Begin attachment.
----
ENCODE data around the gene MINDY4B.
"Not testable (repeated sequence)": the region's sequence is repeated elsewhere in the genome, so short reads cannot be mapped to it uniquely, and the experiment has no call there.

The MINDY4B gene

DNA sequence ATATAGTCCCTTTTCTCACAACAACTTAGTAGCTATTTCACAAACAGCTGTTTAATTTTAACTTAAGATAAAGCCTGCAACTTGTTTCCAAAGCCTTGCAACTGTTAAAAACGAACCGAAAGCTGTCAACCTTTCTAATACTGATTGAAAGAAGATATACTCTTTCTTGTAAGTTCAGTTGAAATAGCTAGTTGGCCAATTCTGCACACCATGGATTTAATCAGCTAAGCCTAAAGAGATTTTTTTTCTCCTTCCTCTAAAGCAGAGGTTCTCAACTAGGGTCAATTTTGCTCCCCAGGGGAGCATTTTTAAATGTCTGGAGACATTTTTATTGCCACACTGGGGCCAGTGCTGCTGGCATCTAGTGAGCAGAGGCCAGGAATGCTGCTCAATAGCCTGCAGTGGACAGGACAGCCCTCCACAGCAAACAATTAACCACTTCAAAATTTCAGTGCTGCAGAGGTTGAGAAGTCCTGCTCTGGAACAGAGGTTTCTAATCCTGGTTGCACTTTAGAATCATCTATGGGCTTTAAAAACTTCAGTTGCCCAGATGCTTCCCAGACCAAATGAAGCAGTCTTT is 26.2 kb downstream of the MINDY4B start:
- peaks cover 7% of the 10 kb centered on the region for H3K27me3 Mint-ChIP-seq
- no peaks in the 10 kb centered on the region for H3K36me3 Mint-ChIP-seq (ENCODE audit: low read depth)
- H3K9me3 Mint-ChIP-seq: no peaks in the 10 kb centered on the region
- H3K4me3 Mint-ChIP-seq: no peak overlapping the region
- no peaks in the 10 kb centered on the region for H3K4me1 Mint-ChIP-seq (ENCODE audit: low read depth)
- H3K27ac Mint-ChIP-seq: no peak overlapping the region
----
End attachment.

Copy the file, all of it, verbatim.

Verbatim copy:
ENCODE data around the gene MINDY4B.
"Not testable (repeated sequence)": the region's sequence is repeated elsewhere in the genome, so short reads cannot be mapped to it uniquely, and the experiment has no call there.

The MINDY4B gene

DNA sequence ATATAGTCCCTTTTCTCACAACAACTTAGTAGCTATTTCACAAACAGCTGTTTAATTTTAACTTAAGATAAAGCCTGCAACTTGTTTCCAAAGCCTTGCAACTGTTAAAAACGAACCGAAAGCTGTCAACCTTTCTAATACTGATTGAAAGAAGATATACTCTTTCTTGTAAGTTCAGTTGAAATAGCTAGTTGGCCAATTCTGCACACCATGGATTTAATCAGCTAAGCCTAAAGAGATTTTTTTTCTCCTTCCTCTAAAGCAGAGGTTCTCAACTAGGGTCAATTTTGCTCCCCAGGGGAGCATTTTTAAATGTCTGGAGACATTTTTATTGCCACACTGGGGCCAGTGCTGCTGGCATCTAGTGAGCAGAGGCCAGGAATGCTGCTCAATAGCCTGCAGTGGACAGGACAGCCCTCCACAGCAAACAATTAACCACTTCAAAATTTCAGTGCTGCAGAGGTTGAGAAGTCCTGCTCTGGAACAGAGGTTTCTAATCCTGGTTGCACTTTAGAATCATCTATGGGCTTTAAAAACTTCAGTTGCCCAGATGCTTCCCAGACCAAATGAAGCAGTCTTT is 26.2 kb downstream of the MINDY4B start:
- peaks cover 7% of the 10 kb centered on the region for H3K27me3 Mint-ChIP-seq
- no peaks in the 10 kb centered on the region for H3K36me3 Mint-ChIP-seq (ENCODE audit: low read depth)
- H3K9me3 Mint-ChIP-seq: no peaks in the 10 kb centered on the region
- H3K4me3 Mint-ChIP-seq: no peak overlapping the region
- no peaks in the 10 kb centered on the region for H3K4me1 Mint-ChIP-seq (ENCODE audit: low read depth)
- H3K27ac Mint-ChIP-seq: no peak overlapping the region